After Rosh Hashanah services, my daughter and I perform a ritual that symbolizes casting off one’s sins of the previous year, either by throwing pebbles or breadcrumbs into flowing water. It’s incredibly meaningful and powerful. If you aren’t quite ready to stand beside a rushing river or stream with your little ones in tow,  I get it and I’ve been there! You can recreate this activity in an engaging way at home with bath crayons or washable markers. Have your children draw or write the things they are sorry for on the inside of the tub or shower. When they are finished, turn on the water and watch them wash away!

Atonement

So the process of atonement has four stages. Allow your children to be privy to a couple things you’re atoning for, if you’re comfortable in doing so.

The first step is to devote time for reflection, in order to find the actions you’re sincerely regretful about. Once you you it in mind, put an end to the action, if it is still ongoing.  Verbalize your mistake and ask the wronged party for forgiveness. If you are forgiven, find a way to right the wrong in the form of restitution. Finally, commit to not repeating the sin in the future.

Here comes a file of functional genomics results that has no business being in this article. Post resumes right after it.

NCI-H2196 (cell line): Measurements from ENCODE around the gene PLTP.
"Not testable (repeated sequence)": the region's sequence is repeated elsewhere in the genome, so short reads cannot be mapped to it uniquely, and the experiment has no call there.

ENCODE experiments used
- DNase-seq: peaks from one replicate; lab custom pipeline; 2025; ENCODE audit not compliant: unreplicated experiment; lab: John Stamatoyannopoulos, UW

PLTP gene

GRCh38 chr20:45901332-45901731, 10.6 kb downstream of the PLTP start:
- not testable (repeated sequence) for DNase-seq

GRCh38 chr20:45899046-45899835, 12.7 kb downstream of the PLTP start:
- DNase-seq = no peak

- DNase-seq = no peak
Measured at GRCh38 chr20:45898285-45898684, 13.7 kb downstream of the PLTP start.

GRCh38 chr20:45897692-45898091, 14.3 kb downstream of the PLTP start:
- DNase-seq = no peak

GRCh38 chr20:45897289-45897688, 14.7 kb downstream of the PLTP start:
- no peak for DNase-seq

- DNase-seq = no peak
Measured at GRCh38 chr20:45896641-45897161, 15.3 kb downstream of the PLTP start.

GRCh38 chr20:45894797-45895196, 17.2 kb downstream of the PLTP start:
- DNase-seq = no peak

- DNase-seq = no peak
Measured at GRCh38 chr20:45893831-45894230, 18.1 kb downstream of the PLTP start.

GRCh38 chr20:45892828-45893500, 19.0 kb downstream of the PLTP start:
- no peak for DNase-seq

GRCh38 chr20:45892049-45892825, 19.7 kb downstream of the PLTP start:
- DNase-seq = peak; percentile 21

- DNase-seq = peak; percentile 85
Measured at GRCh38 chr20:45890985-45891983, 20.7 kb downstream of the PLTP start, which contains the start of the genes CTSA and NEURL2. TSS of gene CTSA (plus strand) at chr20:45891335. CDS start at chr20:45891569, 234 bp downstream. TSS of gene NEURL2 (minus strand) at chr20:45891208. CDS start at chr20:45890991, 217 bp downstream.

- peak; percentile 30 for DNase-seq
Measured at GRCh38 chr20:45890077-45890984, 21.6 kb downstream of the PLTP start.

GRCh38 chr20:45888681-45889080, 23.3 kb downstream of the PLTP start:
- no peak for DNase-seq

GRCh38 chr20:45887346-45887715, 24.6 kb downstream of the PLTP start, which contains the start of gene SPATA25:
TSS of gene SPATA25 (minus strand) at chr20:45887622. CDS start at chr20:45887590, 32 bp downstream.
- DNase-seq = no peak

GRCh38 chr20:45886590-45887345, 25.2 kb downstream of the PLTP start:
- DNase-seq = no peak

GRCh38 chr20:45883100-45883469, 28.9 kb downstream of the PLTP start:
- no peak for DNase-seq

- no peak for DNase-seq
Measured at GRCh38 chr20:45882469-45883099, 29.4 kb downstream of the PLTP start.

Yom Kippur Activities

When you aren’t eating or drinking for 25 hours and you have children, it helps to have a plan in place at home. This plan should respect your need for minimal energy output, as well as the children’s need for stimulation and activity. My daughter calls Yom Kippur “the day the grown ups don’t eat and are miserable.” She’s not at all wrong! I’m lucky, though, because she’s very empathic and lays low during this time. My advice is to plan ahead and set up activity stations in the house before you leave for Kol Nidre services. This way, they’ll be ready when they wake up in the morning, and can remain out all day. Puzzles, sensory bins, board games, a cozy reading nook, and construct-a-fort are all great options. It’s going to vary based on your children’s ages and interests.

Yom Kippur Menu

I assemble a tray of grab-and-go food for my daughter, so I don’t have to prepare or touch any food on Yom Kippur. A few days before YK, I sit down with my daughter, and we make a menu of the food she’d like to have. It’s typically fresh veggies, fresh fruit, crackers, chips, yogurts, treats, boiled eggs, cheese, bagels and cream cheese, juices boxes, and bottled waters. We go grocery shopping and I portion everything out, putting servings into baggies so she gets enough food. I organize the tray and set it low in the fridge. She honestly looks forward to the independence she has that day. If your children are younger, infants and toddlers, while they are more dependent you can still get everything assembled and grab the items for them. Minimizing meal planning efforts makes the day easier, so you can still focus on prayer and rest.